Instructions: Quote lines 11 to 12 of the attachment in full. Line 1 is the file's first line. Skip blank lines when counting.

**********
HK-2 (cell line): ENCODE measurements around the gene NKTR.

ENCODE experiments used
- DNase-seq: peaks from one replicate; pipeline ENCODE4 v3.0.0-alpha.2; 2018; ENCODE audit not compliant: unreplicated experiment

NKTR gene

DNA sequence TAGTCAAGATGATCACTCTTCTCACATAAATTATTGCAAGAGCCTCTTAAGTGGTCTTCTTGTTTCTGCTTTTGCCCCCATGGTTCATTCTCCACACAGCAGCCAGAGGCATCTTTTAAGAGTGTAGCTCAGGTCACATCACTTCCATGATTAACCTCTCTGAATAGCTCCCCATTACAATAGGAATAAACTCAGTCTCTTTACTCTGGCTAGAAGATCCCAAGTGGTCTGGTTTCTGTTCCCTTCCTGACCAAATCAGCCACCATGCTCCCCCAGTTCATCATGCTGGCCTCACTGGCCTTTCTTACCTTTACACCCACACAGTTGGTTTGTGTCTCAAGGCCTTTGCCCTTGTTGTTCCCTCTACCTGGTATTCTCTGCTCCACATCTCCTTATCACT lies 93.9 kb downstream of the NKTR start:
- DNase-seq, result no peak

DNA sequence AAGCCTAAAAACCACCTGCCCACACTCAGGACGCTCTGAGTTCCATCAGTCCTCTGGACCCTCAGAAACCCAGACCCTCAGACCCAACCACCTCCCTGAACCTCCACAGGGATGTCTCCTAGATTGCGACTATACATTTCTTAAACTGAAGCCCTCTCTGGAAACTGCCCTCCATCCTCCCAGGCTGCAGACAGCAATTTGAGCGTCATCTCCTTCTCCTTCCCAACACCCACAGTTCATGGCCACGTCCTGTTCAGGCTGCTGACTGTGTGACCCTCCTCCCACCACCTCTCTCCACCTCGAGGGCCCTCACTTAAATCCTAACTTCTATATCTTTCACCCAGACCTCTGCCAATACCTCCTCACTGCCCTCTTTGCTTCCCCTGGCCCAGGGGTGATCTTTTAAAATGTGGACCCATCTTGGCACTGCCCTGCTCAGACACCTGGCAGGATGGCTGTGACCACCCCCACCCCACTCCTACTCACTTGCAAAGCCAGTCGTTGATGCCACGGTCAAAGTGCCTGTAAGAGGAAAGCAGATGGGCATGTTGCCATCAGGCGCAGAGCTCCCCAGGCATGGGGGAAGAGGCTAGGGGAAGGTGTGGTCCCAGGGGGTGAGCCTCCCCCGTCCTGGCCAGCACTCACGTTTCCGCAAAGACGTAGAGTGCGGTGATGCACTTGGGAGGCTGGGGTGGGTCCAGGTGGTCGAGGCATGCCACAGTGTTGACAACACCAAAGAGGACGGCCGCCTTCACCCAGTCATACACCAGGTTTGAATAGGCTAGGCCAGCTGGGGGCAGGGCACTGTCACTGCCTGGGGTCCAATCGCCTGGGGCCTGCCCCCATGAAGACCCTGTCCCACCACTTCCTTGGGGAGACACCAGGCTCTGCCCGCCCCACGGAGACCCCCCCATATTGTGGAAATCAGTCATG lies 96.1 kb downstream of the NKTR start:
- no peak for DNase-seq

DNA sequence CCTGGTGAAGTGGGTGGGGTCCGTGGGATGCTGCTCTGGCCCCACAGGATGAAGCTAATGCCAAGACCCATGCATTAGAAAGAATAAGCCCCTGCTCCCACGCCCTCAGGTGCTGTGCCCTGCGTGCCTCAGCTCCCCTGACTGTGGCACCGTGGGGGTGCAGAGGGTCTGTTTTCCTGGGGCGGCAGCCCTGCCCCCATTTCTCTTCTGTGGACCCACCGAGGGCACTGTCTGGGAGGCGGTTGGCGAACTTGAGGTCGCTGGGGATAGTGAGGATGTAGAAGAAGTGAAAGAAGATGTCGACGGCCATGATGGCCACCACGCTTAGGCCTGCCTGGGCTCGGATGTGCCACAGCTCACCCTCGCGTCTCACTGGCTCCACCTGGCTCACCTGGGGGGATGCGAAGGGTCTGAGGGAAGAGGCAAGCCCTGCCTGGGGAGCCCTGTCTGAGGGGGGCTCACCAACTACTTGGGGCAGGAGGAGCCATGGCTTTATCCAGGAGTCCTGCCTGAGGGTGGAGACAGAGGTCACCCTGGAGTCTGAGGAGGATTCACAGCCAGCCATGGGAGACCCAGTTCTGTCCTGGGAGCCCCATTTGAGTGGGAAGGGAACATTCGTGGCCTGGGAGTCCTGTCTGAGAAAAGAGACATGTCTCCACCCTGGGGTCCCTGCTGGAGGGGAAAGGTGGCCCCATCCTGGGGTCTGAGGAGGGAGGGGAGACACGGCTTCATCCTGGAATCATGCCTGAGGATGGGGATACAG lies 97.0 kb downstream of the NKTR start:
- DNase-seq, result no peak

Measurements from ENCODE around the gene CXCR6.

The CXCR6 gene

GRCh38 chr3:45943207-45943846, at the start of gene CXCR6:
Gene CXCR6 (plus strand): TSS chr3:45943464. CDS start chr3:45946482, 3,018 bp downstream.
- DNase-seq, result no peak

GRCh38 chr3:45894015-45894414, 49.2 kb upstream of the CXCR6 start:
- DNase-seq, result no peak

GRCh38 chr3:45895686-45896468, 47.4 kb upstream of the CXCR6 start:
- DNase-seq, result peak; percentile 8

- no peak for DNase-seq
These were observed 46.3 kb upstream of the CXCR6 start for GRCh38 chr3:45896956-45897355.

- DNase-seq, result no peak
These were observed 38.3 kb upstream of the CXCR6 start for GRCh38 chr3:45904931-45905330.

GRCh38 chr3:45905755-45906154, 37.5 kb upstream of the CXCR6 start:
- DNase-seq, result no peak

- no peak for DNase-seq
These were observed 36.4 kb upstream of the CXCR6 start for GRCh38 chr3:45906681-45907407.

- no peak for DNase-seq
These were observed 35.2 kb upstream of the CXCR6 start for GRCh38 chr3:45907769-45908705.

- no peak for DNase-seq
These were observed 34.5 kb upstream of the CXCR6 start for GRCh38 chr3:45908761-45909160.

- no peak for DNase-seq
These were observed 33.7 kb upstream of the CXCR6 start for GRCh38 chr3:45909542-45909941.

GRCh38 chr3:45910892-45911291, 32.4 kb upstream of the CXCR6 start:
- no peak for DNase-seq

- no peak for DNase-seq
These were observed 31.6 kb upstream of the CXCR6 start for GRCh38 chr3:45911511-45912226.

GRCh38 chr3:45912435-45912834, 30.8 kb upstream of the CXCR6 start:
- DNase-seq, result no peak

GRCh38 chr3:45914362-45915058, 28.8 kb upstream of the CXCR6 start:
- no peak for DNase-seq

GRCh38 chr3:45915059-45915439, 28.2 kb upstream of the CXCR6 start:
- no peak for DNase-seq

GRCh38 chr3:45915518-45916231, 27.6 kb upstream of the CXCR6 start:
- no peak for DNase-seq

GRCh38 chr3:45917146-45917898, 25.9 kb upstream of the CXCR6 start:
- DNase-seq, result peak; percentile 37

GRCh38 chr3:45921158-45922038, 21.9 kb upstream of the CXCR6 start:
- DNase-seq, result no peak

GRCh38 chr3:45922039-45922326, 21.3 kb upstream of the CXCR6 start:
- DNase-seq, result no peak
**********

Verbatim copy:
Measurements from ENCODE around the gene CXCR6.

The CXCR6 gene